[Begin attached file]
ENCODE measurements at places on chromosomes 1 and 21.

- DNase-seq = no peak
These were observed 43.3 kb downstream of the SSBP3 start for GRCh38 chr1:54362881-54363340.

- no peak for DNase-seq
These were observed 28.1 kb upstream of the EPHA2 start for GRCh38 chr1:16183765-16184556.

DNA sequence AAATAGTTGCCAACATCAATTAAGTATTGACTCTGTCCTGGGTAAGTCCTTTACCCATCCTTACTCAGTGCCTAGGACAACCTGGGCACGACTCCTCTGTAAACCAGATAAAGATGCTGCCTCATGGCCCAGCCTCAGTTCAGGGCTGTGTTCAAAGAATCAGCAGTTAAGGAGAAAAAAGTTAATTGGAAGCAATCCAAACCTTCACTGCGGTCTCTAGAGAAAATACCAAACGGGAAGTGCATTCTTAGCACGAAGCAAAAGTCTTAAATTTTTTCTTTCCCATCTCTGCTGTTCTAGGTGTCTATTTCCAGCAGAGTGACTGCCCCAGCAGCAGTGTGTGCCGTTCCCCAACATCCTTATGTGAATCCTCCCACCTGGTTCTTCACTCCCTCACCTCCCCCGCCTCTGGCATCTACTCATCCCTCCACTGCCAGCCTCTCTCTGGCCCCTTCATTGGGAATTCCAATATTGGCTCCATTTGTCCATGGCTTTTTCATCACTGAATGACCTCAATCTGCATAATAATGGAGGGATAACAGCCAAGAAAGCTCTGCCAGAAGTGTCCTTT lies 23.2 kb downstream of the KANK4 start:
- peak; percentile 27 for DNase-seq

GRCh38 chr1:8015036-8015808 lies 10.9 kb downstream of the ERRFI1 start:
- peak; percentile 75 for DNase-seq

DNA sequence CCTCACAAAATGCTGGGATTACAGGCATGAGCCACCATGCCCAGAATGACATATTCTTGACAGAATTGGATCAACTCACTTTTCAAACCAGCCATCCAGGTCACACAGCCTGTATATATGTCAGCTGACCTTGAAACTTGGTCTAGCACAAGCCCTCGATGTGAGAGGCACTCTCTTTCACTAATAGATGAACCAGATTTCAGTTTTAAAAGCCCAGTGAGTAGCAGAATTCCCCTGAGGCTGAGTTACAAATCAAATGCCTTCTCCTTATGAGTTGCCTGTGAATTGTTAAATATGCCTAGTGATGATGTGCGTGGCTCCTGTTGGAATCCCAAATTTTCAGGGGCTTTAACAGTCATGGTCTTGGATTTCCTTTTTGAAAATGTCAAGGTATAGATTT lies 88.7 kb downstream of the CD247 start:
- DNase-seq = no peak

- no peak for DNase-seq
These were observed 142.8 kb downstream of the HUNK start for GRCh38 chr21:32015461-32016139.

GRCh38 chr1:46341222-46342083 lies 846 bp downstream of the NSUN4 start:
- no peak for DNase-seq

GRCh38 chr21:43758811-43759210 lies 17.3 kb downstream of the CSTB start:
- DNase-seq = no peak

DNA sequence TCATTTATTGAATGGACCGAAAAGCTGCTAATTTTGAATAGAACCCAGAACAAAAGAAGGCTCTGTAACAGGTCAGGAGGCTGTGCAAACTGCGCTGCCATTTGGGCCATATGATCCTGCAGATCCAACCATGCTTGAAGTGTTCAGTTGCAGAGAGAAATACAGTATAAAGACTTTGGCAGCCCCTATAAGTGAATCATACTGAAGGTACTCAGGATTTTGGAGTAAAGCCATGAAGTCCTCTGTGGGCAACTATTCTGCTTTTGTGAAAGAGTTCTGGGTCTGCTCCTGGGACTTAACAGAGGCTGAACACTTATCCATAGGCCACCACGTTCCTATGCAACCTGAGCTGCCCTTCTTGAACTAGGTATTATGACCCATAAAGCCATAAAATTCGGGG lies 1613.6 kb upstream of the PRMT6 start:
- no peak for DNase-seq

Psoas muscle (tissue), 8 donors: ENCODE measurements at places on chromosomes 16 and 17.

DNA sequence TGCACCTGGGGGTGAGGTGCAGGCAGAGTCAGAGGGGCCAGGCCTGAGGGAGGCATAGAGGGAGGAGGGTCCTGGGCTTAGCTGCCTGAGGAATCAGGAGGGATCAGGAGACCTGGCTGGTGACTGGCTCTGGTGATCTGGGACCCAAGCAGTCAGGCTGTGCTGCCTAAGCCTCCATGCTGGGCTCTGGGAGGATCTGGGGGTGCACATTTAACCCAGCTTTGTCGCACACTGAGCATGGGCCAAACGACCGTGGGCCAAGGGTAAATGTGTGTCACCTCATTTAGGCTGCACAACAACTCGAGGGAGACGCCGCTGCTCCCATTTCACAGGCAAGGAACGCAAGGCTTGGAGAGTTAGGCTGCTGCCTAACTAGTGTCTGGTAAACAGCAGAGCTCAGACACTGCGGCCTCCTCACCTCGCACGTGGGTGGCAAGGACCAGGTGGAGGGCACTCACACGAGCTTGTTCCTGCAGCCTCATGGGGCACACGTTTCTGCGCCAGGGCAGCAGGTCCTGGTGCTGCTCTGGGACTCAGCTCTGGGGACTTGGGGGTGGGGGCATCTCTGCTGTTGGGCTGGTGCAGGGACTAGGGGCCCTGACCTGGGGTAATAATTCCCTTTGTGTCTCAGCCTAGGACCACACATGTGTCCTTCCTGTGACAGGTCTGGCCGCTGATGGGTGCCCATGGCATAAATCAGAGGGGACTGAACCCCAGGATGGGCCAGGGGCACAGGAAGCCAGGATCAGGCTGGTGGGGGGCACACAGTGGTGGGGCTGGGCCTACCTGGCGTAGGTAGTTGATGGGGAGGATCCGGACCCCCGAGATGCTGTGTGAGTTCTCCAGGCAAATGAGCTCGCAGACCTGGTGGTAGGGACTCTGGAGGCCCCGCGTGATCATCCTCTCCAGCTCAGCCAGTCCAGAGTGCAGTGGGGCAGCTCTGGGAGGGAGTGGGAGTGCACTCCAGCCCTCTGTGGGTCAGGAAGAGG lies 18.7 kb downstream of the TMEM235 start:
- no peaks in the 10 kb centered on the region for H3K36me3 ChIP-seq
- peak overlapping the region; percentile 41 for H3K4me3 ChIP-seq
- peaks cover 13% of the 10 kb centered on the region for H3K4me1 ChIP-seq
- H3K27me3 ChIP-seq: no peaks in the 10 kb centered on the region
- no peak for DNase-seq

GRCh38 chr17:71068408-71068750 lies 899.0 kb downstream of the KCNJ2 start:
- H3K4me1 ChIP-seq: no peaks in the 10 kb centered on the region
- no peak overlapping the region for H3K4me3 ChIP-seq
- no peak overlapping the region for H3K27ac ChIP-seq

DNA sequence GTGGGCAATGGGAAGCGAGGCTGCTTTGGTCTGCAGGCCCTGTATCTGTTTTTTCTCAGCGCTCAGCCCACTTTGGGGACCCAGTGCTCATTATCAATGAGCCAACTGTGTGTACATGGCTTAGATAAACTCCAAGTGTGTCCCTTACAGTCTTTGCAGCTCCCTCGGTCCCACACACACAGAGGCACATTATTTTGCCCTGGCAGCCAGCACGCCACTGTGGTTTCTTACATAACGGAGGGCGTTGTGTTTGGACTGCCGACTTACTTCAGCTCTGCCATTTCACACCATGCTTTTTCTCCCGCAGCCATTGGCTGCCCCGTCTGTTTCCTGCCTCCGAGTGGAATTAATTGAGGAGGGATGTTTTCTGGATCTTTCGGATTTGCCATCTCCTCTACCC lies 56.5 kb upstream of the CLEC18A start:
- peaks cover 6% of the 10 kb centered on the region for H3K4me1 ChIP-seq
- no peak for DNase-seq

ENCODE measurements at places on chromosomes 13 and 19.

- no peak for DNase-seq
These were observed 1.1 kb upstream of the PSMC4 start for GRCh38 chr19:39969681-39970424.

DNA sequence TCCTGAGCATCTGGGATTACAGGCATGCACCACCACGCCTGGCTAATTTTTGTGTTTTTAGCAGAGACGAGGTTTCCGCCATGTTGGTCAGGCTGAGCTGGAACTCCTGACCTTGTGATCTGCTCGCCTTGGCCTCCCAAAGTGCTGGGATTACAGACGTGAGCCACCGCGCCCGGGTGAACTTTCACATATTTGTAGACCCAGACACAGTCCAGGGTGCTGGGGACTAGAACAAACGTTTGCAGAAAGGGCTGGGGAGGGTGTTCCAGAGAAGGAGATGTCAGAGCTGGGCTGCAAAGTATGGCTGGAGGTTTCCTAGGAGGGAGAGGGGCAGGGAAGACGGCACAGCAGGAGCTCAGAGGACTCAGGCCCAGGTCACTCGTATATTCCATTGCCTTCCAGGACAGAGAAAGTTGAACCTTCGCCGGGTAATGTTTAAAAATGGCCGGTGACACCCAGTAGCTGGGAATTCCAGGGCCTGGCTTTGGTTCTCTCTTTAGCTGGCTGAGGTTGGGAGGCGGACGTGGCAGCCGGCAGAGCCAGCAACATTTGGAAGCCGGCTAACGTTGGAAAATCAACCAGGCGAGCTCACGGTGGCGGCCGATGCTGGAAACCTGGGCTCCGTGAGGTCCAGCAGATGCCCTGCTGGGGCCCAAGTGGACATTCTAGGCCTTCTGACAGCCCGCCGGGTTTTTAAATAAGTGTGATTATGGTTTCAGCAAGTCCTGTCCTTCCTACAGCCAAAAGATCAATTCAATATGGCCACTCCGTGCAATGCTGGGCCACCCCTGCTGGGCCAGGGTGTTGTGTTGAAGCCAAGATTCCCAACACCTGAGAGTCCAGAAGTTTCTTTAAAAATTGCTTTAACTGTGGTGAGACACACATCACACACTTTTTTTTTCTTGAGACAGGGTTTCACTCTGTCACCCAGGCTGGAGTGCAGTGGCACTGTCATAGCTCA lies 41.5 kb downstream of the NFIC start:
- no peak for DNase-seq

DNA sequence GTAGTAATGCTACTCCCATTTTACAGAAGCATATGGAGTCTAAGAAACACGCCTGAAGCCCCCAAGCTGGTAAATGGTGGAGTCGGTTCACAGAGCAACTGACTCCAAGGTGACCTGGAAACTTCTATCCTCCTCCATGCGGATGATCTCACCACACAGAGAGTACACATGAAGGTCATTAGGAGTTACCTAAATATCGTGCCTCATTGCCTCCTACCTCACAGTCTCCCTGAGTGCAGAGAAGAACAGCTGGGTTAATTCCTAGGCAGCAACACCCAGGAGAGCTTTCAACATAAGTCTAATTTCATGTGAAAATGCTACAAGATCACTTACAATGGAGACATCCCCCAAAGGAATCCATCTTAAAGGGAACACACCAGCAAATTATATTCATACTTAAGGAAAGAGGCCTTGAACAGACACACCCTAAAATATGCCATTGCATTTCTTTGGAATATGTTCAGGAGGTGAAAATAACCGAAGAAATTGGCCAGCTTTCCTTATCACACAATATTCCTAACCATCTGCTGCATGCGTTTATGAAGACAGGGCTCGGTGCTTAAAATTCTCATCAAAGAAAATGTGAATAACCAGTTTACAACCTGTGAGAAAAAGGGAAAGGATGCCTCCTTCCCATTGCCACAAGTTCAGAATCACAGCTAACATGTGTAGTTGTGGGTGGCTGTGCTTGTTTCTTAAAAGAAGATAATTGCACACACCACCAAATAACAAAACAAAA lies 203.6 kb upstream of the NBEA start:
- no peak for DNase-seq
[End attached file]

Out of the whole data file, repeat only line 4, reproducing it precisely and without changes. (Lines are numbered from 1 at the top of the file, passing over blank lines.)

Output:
- no peak for DNase-seq